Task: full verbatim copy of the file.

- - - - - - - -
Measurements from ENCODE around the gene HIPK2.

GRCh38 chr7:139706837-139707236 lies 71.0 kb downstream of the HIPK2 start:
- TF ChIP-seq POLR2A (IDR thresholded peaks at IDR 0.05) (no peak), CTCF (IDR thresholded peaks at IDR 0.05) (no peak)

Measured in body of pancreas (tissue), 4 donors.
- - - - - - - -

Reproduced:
Measurements from ENCODE around the gene HIPK2.

GRCh38 chr7:139706837-139707236 lies 71.0 kb downstream of the HIPK2 start:
- TF ChIP-seq POLR2A (IDR thresholded peaks at IDR 0.05) (no peak), CTCF (IDR thresholded peaks at IDR 0.05) (no peak)

Measured in body of pancreas (tissue), 4 donors.